The study raises significant red flags. Other studies with low numbers of research subjects (can I remind you of the infamous Lancet study on vaccines and autism?) have contributed to significant negative impacts on public health. The study does not disclose any conflicts of interest, but we do not learn who owns the patent on the device or how much they plan to sell it for.

The supports provided the six participants are also not usually those provided routinely to other obese individuals who are told to lose weight. The authors said participants had access to a dietitian, were supplied with liquid meal replacements, and had access to dental care and medical supervision. Obese individuals often have to pay for similar services/options.

I suppose I should be cheered by the fact that so many people have come out against this news. However, the fact that someone thought this was a good idea in the first place and it received ethical approval is quite disturbing. The authors recommend repeated cycles to aid momentum. I think this suggests a devolution into disordered eating with frequent gain/loss cycles.

I sincerely hope this device is investigated not as a welcome medical intervention but as a dangerous tool. There has been ample work looking at the roots of obesity and the kinds of supports needed to support individuals in nourishing their bodies appropriately, beginning with the social determinants of health. There is nothing new or innovative about this technique as it is merely a less permanent form of jaw wiring. It is, however, an excellent way to promote weight stigma, eating disorders and increased physical, mental and oral health issues in otherwise healthy people.

fitness · weight stigma

What some twenty-somethings think about the “headless fatty”

CW: Talk about the “headless fatty”, discussion of fat stigma and weight discrimination.

Like all reasonable decent people, we at Fit is a Feminist Issue despise those “headless fatty” photos. Samantha and I have blogged about them, and others of us have noted and criticized those discriminatory images as well.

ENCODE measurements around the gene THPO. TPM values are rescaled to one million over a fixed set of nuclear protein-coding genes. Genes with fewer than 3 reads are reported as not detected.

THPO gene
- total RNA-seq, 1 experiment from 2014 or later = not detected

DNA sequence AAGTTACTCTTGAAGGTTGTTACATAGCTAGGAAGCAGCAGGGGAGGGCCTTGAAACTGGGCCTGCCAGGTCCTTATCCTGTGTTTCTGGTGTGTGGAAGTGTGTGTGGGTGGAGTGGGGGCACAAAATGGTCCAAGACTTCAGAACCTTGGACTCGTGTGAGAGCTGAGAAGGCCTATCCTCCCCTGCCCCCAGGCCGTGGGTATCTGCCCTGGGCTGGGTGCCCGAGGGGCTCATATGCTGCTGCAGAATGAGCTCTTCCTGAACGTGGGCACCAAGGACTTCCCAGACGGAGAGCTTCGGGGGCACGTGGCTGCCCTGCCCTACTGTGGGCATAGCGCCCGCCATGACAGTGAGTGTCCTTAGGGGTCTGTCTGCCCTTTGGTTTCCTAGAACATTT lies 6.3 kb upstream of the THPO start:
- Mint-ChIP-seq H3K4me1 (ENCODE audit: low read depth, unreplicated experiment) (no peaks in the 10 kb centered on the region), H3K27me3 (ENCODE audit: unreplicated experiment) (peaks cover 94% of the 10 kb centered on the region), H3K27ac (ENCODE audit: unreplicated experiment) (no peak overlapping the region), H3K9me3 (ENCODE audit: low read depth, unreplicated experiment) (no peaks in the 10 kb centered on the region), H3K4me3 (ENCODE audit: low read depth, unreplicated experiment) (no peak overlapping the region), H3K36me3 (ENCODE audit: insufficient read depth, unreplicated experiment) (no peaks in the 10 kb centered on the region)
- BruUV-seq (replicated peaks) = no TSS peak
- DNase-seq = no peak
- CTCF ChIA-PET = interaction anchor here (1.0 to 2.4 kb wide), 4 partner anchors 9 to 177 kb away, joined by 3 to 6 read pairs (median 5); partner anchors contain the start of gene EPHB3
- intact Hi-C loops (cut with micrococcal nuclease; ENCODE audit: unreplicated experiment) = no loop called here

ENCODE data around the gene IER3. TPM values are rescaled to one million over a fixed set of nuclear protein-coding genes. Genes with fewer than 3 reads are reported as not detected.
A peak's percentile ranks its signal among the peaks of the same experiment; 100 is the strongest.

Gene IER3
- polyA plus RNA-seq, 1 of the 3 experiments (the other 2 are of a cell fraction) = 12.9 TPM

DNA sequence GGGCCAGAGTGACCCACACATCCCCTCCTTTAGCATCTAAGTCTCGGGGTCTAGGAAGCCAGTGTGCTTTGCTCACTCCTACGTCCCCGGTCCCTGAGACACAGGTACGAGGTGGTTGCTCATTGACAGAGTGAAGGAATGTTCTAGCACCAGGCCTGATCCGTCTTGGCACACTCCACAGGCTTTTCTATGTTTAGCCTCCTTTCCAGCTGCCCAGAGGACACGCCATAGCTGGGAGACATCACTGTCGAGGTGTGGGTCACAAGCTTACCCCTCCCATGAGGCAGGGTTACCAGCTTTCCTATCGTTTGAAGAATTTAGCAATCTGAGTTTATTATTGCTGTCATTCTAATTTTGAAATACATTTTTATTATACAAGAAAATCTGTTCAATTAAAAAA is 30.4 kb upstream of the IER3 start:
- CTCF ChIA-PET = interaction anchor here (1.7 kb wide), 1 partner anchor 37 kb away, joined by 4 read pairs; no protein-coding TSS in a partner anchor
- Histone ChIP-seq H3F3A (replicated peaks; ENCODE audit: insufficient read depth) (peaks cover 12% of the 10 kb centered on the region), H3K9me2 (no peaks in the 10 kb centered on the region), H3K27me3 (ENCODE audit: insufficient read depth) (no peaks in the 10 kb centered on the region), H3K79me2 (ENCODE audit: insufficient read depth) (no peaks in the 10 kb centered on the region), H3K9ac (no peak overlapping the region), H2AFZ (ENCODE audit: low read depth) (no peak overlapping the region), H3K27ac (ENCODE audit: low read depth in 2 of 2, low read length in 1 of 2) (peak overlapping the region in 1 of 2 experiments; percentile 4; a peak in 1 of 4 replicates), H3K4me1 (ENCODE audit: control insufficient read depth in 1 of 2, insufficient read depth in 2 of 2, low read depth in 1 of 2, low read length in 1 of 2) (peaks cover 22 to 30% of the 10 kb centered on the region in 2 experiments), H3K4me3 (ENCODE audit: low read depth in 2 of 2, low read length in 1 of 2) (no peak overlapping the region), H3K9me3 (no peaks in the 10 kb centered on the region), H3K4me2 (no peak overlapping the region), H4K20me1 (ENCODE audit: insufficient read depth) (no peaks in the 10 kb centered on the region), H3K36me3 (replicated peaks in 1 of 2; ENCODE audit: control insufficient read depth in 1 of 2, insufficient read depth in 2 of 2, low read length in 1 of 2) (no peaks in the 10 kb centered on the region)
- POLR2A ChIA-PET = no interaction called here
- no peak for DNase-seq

No more headless fatties…

Why the headless fatty photo has got to go…

Fat babies deserve heads

Wow, not even chubby babies get heads these days…

Like a bad penny, these awful images keep turning up.

I’m teaching a course on Philosophy of Food in summer school right now, and we are starting it by talking about food memories, preferences, traditions, rules, violations of rules, and ideals. One of the questions I asked them in a short response paper was about the notion of the “headless fatty” and what they thought about it. Here’s some of what they said:

… the “headless fatty” is problematic because in these pictures the bodies become symbolic. These people are in the photos, but they have no voice, not even a mouth, brain, head, no thoughts or opinions. They are reduced and dehumanized as symbols of cultural fear. The beheaded people in these photographs also symbolize that they are being punished for existing, or they no longer have the right to speak, and that without these people the world would be a better place. 

Yeah. I definitely couldn’t have said it better myself.

Here’s another comment:

[the headless fatty] perpetuates the idea that fat people are not people; that they do not have a brain, a voice, or opinions.

One more, which I really like:

This term is problematic because when you remove someone’s head, they no longer have thoughts or opinions.

YES! It’s so clear to my students that the image of a fat person with no head conveys the idea that they have no agency, no humanity, no intelligence, no voice.

I’m writing this to you because these students are giving me hope that fat shaming and weight stigmatization will dissipate; it’s obvious to them that these images are fat shaming, and also obvious how horrible and harmful that is. Yay students!

Let’s all look forward to a time in the not-distant future where people of all sizes and shapes can hold their heads up high, in part because they have heads. Is this too much to hope for?

Readers, how long has it been since you saw one of these headless fat-shaming images? Yesterday? Last month? Last year? Let us know. I’m really hoping they’re on the wane.

fitness · weight stigma

Anti-fat-shaming videos: don’t do more harm than good, folks!

CW: Inclusion of an video that depicts a scene of fat shaming and purports to be anti-fat-shaming, but in fact is fat-shaming. Discussion of body weight, eating, fat-shaming. Mention of the “Karen” phenomenon. Mention of an ableist term and its use.

There’s a new anti-fat-shaming video out there, and it’s very sincere in its attempts to alert people to fat-shaming and to explain why fat-shaming is wrong. Here it is (again, note content warnings above):